Photo Courtesy of Callan Bentley, Assistant Professor of Geology Northern Virginia Community College
Geologist Callan Bentley lies on the surface of the Grinnell Glacier cirque within several hundred feet of the Continental Divide in this 2007 photo. The strange circular shapes are ancient colonies of algae called stromatolites, which until recently, were covered with ice. (photo)
Cabbage Heads . . . The photo below was taken just few miles away from the top photo, on the opposite side of the divide along the Highline Trail in Glacier Park. Although this location is approximately 5,000 feet above sea level, it contains fossils of algae colonies (blue-green algae; aka cyanobacteria) that lived in a shallow sea .8 to 1.6 billion years ago. The algae formed in an environment similar to what exists in the Florida Keys today. The fossil stromatolites have shapes and internal structures similar to ones that live in present-day seas. The outcrop in the photo below contains excellent examples of stromatolites that resemble heads of cabbage.. CLICK HERE to see a photo of modern stromatolites in Shark Bay, Australia.
A Sticky Situation . . . Stromatolites are mound-like, multi-layered colonies of algae (blue-green algae; aka cyanobacteria). The formation of the layered mounds has to do with the way they change the chemistry of the shallow water they live in. Photosynthesis in the cyanobacteria removes carbon dioxide from the surrounding water, causing calcium carbonate to precipitate onto their slimy, mat-like colonies. The calcium carbonate, along with grains of sediment (silt, etc.), stick to the bio-film layer that covers the colonies. As they continue to grow upwards through the sediment, a new layer forms. This process occurs over and over again, creating layered mounds, columns, or sheets.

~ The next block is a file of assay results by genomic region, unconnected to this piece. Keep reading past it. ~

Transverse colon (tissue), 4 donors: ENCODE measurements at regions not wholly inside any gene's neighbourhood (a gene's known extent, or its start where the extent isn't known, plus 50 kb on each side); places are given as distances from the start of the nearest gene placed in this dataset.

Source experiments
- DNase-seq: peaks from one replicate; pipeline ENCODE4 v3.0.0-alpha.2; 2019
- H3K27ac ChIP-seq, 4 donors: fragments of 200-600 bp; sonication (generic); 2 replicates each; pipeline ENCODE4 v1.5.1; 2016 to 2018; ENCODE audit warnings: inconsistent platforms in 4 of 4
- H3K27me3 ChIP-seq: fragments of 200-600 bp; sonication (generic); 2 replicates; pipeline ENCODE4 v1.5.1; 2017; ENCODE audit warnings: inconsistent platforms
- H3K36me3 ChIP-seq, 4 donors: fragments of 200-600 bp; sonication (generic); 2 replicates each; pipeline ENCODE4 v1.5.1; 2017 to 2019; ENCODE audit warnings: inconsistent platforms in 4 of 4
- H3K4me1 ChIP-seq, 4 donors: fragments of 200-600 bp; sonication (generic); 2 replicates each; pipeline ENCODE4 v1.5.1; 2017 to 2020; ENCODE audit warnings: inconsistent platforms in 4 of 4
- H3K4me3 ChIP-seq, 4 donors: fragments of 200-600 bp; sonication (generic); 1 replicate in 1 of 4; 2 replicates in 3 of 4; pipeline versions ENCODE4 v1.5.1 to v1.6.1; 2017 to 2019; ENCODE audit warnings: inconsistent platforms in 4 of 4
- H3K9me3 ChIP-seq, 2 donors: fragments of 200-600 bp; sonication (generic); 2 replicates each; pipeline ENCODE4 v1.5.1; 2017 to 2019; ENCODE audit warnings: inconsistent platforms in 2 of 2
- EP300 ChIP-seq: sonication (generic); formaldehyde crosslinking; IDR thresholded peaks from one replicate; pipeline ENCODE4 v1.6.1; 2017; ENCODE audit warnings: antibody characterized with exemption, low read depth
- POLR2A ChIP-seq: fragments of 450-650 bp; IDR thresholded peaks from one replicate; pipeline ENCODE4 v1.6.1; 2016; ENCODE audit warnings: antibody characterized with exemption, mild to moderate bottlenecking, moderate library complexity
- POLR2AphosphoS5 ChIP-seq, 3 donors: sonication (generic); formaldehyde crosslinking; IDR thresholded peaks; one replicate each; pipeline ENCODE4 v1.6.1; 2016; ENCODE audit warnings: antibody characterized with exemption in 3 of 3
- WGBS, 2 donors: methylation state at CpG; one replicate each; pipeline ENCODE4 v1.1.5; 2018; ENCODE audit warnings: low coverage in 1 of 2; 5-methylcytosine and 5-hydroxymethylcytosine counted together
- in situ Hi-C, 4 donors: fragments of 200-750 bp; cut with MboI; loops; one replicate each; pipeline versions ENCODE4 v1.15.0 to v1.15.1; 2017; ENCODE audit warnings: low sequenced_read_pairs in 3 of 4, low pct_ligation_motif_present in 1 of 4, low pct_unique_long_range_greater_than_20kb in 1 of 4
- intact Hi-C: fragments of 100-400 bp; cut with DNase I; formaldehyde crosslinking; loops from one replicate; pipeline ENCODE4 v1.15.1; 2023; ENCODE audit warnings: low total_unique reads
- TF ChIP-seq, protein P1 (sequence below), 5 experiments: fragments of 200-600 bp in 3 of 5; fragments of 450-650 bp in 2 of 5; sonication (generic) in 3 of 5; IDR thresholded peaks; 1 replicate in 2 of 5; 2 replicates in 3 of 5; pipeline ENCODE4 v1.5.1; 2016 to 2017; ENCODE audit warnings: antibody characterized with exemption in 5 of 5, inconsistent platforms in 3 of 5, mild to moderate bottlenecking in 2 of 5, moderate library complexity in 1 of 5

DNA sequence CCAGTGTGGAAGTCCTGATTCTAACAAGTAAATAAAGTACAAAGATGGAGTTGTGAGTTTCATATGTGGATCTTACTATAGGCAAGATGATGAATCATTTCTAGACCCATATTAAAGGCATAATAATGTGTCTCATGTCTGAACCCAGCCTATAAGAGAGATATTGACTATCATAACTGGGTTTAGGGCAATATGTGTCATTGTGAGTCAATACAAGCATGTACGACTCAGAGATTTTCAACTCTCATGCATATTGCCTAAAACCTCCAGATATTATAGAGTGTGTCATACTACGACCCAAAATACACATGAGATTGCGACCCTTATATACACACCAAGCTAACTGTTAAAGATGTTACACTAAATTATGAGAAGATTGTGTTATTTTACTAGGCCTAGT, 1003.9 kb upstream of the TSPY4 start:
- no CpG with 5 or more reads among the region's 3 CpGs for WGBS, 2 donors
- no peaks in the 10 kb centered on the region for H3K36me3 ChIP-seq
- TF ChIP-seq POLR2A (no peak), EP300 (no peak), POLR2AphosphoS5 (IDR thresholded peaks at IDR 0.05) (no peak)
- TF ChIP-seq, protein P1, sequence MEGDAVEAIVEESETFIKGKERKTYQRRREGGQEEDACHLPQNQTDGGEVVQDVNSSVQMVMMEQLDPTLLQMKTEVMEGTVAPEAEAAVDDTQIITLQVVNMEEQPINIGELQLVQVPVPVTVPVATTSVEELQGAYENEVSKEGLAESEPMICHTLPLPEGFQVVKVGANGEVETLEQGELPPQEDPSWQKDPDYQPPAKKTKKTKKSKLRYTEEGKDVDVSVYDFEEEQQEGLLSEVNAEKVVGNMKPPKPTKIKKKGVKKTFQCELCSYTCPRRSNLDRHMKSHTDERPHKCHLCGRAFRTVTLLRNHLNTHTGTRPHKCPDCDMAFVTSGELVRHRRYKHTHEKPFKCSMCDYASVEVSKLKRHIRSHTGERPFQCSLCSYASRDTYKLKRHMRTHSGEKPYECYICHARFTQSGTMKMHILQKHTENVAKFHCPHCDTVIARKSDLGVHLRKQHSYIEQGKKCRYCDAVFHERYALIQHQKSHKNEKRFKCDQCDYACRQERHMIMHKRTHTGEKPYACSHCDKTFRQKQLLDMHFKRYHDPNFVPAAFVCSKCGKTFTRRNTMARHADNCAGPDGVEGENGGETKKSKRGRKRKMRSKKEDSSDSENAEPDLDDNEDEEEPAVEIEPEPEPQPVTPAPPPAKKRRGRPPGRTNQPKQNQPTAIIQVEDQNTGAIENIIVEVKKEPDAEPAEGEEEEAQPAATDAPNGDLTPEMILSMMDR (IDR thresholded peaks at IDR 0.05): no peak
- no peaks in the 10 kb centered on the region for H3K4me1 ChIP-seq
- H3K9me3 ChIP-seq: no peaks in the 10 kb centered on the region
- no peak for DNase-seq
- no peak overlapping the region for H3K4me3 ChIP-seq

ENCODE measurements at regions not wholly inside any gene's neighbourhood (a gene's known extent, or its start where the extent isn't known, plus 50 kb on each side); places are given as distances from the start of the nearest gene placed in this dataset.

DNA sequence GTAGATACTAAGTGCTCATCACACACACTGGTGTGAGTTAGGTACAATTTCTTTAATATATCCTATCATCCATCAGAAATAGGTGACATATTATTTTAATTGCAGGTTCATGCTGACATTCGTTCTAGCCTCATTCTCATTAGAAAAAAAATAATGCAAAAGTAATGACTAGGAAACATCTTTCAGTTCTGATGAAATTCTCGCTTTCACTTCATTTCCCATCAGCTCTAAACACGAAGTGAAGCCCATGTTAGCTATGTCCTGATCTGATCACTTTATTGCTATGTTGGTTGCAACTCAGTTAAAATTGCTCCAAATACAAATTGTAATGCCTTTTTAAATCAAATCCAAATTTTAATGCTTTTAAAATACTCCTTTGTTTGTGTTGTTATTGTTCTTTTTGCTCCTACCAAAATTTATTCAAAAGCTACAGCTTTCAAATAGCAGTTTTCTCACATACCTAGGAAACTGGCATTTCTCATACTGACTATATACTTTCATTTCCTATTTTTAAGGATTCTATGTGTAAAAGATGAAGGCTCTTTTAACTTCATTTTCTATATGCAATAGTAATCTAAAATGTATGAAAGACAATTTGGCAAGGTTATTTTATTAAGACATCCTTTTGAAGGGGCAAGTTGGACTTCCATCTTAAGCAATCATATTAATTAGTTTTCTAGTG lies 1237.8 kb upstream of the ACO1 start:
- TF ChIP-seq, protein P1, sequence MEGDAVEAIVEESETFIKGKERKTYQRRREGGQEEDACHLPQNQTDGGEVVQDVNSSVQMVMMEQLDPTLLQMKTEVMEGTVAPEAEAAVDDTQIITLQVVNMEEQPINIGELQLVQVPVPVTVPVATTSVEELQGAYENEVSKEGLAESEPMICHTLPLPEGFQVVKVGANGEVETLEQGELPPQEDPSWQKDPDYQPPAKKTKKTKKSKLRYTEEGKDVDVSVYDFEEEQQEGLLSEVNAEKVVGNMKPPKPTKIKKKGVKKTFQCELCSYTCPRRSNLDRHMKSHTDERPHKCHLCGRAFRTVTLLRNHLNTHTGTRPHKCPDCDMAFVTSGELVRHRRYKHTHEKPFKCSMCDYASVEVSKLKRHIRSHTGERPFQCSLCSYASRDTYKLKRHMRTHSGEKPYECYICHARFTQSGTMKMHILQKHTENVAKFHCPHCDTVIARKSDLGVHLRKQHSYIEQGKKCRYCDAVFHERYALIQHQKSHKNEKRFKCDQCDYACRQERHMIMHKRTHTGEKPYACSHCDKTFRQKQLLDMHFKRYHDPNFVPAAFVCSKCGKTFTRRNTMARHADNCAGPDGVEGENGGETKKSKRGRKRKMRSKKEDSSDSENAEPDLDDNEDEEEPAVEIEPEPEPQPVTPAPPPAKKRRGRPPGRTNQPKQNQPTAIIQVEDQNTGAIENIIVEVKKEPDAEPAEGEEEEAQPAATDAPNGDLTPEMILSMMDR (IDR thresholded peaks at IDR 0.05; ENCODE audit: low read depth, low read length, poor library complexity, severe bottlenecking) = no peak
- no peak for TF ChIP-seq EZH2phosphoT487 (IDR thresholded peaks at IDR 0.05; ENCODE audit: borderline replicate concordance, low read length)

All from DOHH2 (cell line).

Gases and Rocks . . .
Fossils of different species of stromatolites can be found in different areas of the park. It is believed that stromatolites that lived in the Precambrian played a major role in increasing the amount of oxygen in the atmosphere of the primeval Earth ("The Great Oxygenation Event"). Cyanobacteria such as these would removed carbon dioxide from seawater and released oxygen as a waste product of photosynthesis. It is believed that stromatolites that lived in the Precambrian played a major role in increasing the amount of oxygen in the atmosphere of the primeval Earth ("The Great Oxygenation Event"). Living stromatolites can be found today at Shark Bay in western Australia. The removal of carbon dioxide from the water and the formation of large quantities of calcium carbonate also contributed to the formation of great thicknesses of carbonate rocks in the park.
Blame it on Plate Tectonics . . . So how did these sea-dwelling organisms
end up on a mountaintop in Montana? . . .
Blame it on plate tectonics. About 100
million years ago, massive segments of
Earth's crust (crustal plates) moved eastward
from the area of the Pacific Ocean, pushing
into the western edge of North America. This
caused the rocks containing the cabbage
heads to rise from sea level, forming huge
mountains such as those found in this part of
Montana. A similar process is happening
today in the Himalayas where fossils of
ancient sea creatures can be found among
the world's highest mountains.
Along Going-to-the-Sun Road, Glacier
National Park, Montana, by Omer B.
Raup, Robert L, Earhart, James W. Whipple,
and Paula E. Carrara: prepared by the USGS
in cooperation with the National Park Service,
Published by Glacier National Park Historical
Association in 1983